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Home  >  Features  >  'Who Is God For Me?


Grant Henderson (left)
Grant Henderson (left)

'Who Is God For Me?

Monday April 8

In this month's youth column, new elder Grant Henderson shares  his journey in faith.

On Sunday January 7, alongside fellow ‘youthful’ member Andreas Morrison, I (pictured left) was ordained as an elder in St Andrew’s West Parish Church in the city centre of Glasgow.

As part of the service, our minister, the Rev Dr Kleber Machado, invited us both to reflect on our journeys to that point, and share a selection of our experiences with our family and friends present.

Despite being born and brought up in the north west of England, the Kirk has always been close to my family’s heart. St Andrew’s Church of Scotland in Liverpool was a spiritual ‘home away from home’ for my family, just as for many generations of Scots south of the border.

With thanks to my encouraging family, and in particular my parents-cum-Sunday School teacherscum-elders, I am very fortunate, and grateful, that my upbringing was rooted in faith, despite the very real challenges in sustaining a Kirk in England. At one level, I followed what is probably a familiar path for many: I grew up in a family rooted in fellowship and love and, over time, developed a personal relationship with God, before making a declaration of my faith through Church membership aged 16. However, looking back, at another level, God was consistently providing crucial formative experiences, developing and deepening my faith.

I will be forever grateful to the National Children’s Assemblies, a real root of my personal faith. They made me realise that Church was ‘more’ than just a Sunday morning, and provided many transformative experiences, particularly regarding the power of ‘place’ (Iona), and of music (Fischy Music), in worship.

For several years after those days, I helped run Frontier Camps, a summer camp telling Jesus’ story to young people whilst providing them with a great outdoors holiday. This very direct experience of ‘living out’ your faith, and of ecumenism in practice, still sticks with me.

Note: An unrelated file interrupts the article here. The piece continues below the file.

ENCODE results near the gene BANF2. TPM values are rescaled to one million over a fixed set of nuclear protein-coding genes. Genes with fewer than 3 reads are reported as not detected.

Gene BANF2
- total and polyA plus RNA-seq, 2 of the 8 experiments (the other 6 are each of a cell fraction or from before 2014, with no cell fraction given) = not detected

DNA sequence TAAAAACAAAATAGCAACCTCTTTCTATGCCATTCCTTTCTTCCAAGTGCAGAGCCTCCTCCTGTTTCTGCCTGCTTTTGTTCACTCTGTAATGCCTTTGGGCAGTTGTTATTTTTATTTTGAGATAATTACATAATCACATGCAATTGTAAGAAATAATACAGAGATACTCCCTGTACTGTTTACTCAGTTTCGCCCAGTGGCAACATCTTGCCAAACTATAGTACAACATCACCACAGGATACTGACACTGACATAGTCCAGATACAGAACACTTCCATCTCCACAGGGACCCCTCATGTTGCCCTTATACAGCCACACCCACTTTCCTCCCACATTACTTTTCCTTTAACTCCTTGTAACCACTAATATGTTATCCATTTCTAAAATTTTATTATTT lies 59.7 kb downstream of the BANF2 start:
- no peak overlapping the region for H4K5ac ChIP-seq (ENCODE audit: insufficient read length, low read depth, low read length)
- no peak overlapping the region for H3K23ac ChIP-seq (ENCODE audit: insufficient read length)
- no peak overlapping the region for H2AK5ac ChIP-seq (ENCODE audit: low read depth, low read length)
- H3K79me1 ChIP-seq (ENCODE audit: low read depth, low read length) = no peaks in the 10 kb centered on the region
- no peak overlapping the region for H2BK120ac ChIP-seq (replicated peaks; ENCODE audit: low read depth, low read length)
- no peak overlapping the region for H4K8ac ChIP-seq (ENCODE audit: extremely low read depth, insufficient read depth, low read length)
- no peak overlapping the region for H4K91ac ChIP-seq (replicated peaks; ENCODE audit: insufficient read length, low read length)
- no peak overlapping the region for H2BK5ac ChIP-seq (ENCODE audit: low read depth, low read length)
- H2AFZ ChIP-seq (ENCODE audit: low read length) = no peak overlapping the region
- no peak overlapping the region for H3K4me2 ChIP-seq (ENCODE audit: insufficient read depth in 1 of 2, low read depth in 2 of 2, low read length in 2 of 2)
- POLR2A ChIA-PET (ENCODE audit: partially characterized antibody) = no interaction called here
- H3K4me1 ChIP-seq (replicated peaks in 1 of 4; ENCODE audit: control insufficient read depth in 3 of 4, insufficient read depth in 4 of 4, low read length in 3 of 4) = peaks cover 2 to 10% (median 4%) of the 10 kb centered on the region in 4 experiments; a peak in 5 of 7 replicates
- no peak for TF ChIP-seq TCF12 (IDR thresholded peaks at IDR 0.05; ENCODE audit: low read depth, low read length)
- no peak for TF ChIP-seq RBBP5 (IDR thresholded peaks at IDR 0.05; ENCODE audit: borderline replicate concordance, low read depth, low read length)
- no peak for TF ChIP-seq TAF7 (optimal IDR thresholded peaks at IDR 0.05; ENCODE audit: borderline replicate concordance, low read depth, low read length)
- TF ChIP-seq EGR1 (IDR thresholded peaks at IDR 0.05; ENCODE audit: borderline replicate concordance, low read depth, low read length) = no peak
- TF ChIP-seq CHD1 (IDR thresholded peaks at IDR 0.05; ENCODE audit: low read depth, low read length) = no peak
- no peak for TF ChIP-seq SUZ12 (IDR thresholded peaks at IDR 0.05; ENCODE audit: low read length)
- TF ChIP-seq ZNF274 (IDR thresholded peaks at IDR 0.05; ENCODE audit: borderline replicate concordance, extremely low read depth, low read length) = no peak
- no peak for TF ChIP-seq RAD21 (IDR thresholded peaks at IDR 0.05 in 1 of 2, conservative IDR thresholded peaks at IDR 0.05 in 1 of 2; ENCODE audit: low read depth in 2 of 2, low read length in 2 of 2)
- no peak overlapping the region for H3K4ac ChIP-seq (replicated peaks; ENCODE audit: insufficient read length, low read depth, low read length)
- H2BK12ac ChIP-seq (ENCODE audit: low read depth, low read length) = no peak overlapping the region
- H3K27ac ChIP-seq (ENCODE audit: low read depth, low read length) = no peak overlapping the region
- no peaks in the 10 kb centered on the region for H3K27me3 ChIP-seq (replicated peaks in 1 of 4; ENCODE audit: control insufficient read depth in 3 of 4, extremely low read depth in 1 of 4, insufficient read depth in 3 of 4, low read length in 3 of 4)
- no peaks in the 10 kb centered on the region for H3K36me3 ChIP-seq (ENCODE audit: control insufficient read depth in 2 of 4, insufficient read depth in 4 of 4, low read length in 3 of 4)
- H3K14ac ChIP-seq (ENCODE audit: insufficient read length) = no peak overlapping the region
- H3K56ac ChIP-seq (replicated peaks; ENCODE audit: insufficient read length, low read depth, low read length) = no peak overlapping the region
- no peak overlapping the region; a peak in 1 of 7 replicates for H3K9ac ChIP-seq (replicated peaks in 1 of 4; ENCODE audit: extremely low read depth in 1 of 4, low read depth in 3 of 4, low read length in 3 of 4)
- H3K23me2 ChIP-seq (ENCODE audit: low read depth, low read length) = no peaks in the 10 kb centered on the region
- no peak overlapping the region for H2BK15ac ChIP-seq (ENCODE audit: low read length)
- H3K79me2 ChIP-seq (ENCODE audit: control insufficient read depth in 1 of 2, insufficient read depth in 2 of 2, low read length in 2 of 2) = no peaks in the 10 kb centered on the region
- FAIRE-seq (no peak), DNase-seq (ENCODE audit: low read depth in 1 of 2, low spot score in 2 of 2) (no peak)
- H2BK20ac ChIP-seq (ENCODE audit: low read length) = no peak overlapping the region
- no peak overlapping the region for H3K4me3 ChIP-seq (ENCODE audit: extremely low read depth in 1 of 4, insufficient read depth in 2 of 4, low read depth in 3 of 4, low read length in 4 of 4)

So too, do my more recent experiences, having moved to Glasgow for university. Attending and leading groups at the National Youth Assembly, and as a Youth Representative at the General Assembly, helped me grapple with big questions around having a 21st century faith in a largely secular society.

Despite the Youth Assembly being no more, I enjoy the continuing fellowship of CoSY (Church of Scotland Youth) Glasgow which continues to sustain and deepen my faith along with the community at St Andrew’s West. I’m lucky to live in a city that I love, and I am grateful that God led me to it. My reflections draw me to Ecclesiastes 3, and the idea that “There is a time for everything, and a season for every activity under the heavens.” I see this played out in my life, with God placing the next step of the journey exactly where and when I needed it, even if I wasn’t looking.

So, who is God for me?

I see Him very much as a guide in my life: I find Him in nature, in prayer, in music, in worship, and in quiet reflection. Crucially, He is someone who always has that next step waiting. Andreas and I took the latest step together on January 7. I am nervously excited for this next ‘season’, and for the places God, through this role, will take me.

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